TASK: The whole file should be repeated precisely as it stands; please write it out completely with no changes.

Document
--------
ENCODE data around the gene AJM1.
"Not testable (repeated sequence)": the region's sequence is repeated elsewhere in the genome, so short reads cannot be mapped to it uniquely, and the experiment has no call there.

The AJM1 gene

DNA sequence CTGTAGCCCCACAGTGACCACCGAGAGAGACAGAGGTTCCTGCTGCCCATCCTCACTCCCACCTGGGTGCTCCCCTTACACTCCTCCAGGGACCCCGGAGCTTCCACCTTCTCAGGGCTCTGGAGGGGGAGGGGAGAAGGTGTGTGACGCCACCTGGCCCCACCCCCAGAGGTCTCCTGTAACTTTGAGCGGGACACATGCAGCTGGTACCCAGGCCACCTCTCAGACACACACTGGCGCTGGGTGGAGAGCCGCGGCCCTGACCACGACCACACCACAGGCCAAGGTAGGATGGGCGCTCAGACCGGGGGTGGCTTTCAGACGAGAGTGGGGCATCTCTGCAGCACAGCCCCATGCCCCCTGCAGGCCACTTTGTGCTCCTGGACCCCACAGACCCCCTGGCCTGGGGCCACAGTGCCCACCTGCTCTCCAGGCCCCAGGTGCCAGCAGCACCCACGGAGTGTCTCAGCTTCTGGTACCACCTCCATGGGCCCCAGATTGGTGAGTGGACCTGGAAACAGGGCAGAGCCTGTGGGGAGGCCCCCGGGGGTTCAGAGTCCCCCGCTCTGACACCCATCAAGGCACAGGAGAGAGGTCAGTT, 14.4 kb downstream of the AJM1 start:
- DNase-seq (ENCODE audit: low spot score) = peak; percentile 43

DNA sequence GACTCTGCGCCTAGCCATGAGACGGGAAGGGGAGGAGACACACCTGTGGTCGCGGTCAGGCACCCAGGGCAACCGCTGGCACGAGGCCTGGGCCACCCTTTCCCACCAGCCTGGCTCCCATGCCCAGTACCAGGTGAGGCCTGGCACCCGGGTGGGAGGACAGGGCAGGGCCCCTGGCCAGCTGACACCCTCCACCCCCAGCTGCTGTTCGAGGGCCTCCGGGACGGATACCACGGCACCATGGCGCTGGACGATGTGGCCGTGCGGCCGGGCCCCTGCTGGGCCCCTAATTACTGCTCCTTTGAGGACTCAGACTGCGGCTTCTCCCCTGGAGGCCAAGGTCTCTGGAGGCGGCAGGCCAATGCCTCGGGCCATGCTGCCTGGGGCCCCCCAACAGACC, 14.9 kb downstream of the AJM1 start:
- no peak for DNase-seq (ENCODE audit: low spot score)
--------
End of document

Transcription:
ENCODE data around the gene AJM1.
"Not testable (repeated sequence)": the region's sequence is repeated elsewhere in the genome, so short reads cannot be mapped to it uniquely, and the experiment has no call there.

The AJM1 gene

DNA sequence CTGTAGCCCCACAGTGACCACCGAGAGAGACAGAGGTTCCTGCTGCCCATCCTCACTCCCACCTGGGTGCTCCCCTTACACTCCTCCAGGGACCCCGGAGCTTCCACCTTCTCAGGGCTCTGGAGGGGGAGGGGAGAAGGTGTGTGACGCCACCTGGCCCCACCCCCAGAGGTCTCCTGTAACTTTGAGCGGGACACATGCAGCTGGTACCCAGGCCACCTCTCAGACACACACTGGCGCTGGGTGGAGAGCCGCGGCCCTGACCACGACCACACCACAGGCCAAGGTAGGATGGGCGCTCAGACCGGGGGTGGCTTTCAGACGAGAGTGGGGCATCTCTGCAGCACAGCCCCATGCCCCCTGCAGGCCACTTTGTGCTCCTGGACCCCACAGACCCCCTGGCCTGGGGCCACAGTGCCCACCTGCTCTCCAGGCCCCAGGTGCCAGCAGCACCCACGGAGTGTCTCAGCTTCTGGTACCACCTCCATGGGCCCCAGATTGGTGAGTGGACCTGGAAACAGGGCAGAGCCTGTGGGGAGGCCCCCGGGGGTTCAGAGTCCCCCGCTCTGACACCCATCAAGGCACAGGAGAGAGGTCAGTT, 14.4 kb downstream of the AJM1 start:
- DNase-seq (ENCODE audit: low spot score) = peak; percentile 43

DNA sequence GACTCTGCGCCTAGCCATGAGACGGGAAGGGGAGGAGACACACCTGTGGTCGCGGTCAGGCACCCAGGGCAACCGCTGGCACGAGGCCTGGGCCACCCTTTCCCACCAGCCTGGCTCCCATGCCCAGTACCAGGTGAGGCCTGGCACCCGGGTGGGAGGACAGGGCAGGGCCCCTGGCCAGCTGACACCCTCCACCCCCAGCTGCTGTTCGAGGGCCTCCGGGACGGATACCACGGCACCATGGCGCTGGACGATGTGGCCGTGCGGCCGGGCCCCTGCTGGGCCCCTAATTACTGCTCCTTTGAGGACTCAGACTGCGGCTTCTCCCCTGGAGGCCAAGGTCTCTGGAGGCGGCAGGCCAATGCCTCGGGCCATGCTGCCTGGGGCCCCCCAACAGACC, 14.9 kb downstream of the AJM1 start:
- no peak for DNase-seq (ENCODE audit: low spot score)